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Increasing taxes alone will not be enough to end smoking. (Getty Images)
Increasing taxes alone will not be enough to end smoking. (Getty Images)

The BulletinDecember 10, 2021

NZ’s next generation to be smoke-free

Increasing taxes alone will not be enough to end smoking. (Getty Images)
Increasing taxes alone will not be enough to end smoking. (Getty Images)

Children alive today will be legally banned from ever buying cigarettes as the government unveils tough new rules to eventually eliminate tobacco completely, Justin Giovannetti writes in The Bulletin.

There will be no future for tobacco. New Zealand will be the first country in the world to ban the legal purchase of cigarettes by younger generations, with the government preparing a bill that will likely impact every child alive today. As RNZ reports, it’s an admission from the Beehive that hiking taxes on tobacco can only go so far in the pursuit of the country’s Smokefree 2025 goal. Associate health minister Ayesha Verrall said that people aged 14 when the law comes into effect, likely in 2023, will never be able to buy cigarettes, with the age of those covered by the ban rising annually after that.

Along with the ban, there are tough new restrictions. For older consumers still allowed to purchase cigarettes, the situation will also be changing—although it probably won’t happen for several more years. Only tobacco products containing very low levels of nicotine will be allowed on the shelves at dairies. While the number of retailers carrying tobacco, now over 8,000, will be cut to about 500. Smoking is this country’s leading cause of preventable death and accounts for a quarter of all cancers. According to The Guardian, the goal of the legislation is to get smoking rates below 5% by the midpoint of this decade. Pākehā are on track for that target, according to Verrall, as smoking rates have plummeted over the past decade overall. However, for Māori and Pacific peoples, those rates are still far higher, at 29% and 18% respectively.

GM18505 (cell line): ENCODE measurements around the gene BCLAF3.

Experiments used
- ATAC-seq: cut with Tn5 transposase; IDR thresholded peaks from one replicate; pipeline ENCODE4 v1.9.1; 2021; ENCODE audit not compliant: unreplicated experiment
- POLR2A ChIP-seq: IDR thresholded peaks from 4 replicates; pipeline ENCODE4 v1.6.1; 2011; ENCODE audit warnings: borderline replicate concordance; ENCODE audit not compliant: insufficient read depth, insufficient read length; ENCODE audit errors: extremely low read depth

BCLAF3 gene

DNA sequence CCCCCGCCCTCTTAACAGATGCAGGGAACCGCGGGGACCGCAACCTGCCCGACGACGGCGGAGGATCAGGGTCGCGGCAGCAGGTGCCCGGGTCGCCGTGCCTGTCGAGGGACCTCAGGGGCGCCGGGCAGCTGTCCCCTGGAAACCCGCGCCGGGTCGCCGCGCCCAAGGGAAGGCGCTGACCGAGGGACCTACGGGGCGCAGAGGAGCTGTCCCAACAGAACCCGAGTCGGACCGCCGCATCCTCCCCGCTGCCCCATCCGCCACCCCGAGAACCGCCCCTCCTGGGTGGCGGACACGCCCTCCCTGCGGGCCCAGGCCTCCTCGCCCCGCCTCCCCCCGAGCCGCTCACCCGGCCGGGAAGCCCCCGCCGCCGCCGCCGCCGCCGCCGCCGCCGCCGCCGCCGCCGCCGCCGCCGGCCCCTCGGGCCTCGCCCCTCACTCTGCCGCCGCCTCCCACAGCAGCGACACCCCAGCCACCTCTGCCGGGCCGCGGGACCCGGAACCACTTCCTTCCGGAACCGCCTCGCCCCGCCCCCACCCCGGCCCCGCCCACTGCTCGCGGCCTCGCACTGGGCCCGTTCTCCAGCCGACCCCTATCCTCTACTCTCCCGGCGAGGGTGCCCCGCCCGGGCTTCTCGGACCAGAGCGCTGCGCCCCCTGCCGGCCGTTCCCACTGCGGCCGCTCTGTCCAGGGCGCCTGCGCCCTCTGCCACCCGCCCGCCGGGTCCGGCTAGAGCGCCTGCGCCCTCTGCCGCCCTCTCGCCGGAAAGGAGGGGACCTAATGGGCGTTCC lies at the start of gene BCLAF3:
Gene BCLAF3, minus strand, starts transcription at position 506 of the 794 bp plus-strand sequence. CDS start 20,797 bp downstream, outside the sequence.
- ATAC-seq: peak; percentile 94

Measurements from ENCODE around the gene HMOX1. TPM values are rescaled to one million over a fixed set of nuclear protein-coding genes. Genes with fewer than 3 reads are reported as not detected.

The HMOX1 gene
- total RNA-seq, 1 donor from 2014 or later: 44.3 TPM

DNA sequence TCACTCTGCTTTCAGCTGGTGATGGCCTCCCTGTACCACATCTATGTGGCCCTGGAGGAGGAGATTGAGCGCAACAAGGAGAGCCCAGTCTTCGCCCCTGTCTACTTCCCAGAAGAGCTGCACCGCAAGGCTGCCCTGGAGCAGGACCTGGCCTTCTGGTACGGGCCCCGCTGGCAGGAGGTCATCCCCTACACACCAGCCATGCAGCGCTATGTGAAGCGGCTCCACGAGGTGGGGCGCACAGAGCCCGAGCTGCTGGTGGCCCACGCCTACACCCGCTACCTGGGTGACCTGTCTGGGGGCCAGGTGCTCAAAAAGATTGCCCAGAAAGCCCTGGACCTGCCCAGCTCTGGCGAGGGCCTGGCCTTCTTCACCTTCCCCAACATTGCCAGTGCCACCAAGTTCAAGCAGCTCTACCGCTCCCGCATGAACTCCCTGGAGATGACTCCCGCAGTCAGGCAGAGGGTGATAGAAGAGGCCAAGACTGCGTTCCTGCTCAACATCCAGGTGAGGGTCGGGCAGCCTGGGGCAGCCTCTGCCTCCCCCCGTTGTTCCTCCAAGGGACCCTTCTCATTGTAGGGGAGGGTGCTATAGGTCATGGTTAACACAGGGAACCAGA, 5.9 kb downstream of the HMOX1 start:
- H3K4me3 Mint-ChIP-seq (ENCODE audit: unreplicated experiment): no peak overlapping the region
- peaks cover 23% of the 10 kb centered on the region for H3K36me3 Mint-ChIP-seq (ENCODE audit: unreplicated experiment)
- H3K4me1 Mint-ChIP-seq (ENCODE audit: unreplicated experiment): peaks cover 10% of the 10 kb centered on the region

Expect fierce pushback from tobacco and business owners. Dairy owners, as can be expected, are not happy with the proposed bill. They told Stuff that it will destroy their businesses and livelihoods, because many of them still depend on cigarette sales. Getting rid of smoking through the plan is “100% theory and zero substance,” one said. There will be a new offence created for supplying tobacco to someone covered by the ban. Dairy owners have instead called on the government to set 2025 as a check-in point to review how smoking rates are going, instead of that year being the end goal of the plan.

The political reaction at parliament has been divided. According to One News, Act has warned that the government’s proposal is a new form of prohibition that will create a black market. Instead, it wants more innovation and vaping. The Greens have warned about criminalising another substance. National leader Christopher Luxon said the official opposition is in favour of any programme that stops New Zealanders from smoking, but wants more details on how the government intends to tackle the black market. A number of health experts told the Science Media Centre that they are quite happy with the plan:

“All I wanted for Christmas this year was evidence of a serious commitment from government to tackle our tobacco smoking problem,” said Chris Bullen, a professor of public health at the University of Auckland. “All my wishes have come true.”

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